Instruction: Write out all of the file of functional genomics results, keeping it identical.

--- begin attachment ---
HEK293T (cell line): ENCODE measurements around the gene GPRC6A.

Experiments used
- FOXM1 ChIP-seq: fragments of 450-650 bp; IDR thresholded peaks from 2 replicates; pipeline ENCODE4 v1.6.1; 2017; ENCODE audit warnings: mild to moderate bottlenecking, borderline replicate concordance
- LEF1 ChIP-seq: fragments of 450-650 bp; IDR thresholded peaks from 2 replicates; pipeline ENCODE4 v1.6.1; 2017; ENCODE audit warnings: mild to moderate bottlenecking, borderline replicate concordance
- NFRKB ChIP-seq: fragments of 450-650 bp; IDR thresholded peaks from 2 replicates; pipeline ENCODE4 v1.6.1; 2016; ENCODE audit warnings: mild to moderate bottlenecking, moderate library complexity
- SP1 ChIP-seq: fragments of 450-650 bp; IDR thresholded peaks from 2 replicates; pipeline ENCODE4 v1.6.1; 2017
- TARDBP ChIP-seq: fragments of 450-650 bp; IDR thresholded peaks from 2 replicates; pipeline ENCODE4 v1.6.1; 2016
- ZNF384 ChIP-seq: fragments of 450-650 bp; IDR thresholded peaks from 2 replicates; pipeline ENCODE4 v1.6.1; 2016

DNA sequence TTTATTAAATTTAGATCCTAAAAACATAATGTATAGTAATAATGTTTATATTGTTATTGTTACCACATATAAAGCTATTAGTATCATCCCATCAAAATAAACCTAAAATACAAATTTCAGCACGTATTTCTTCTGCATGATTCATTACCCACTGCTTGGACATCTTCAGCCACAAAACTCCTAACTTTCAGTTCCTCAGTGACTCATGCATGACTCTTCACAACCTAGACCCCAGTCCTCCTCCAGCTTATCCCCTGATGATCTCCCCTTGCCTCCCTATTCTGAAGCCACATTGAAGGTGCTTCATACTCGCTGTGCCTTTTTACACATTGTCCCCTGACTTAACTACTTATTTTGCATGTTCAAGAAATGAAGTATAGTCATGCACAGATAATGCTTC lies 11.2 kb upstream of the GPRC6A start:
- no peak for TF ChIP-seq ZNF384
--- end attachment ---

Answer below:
HEK293T (cell line): ENCODE measurements around the gene GPRC6A.

Experiments used
- FOXM1 ChIP-seq: fragments of 450-650 bp; IDR thresholded peaks from 2 replicates; pipeline ENCODE4 v1.6.1; 2017; ENCODE audit warnings: mild to moderate bottlenecking, borderline replicate concordance
- LEF1 ChIP-seq: fragments of 450-650 bp; IDR thresholded peaks from 2 replicates; pipeline ENCODE4 v1.6.1; 2017; ENCODE audit warnings: mild to moderate bottlenecking, borderline replicate concordance
- NFRKB ChIP-seq: fragments of 450-650 bp; IDR thresholded peaks from 2 replicates; pipeline ENCODE4 v1.6.1; 2016; ENCODE audit warnings: mild to moderate bottlenecking, moderate library complexity
- SP1 ChIP-seq: fragments of 450-650 bp; IDR thresholded peaks from 2 replicates; pipeline ENCODE4 v1.6.1; 2017
- TARDBP ChIP-seq: fragments of 450-650 bp; IDR thresholded peaks from 2 replicates; pipeline ENCODE4 v1.6.1; 2016
- ZNF384 ChIP-seq: fragments of 450-650 bp; IDR thresholded peaks from 2 replicates; pipeline ENCODE4 v1.6.1; 2016

DNA sequence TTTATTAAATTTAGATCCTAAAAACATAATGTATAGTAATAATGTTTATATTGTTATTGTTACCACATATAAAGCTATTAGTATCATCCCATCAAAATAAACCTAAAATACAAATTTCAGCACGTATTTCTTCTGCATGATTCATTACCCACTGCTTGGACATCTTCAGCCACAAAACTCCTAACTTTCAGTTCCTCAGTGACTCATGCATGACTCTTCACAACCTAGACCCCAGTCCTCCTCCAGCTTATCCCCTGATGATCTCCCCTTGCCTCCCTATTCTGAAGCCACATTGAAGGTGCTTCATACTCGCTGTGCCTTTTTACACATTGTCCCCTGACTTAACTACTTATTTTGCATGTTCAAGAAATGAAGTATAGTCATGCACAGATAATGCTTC lies 11.2 kb upstream of the GPRC6A start:
- no peak for TF ChIP-seq ZNF384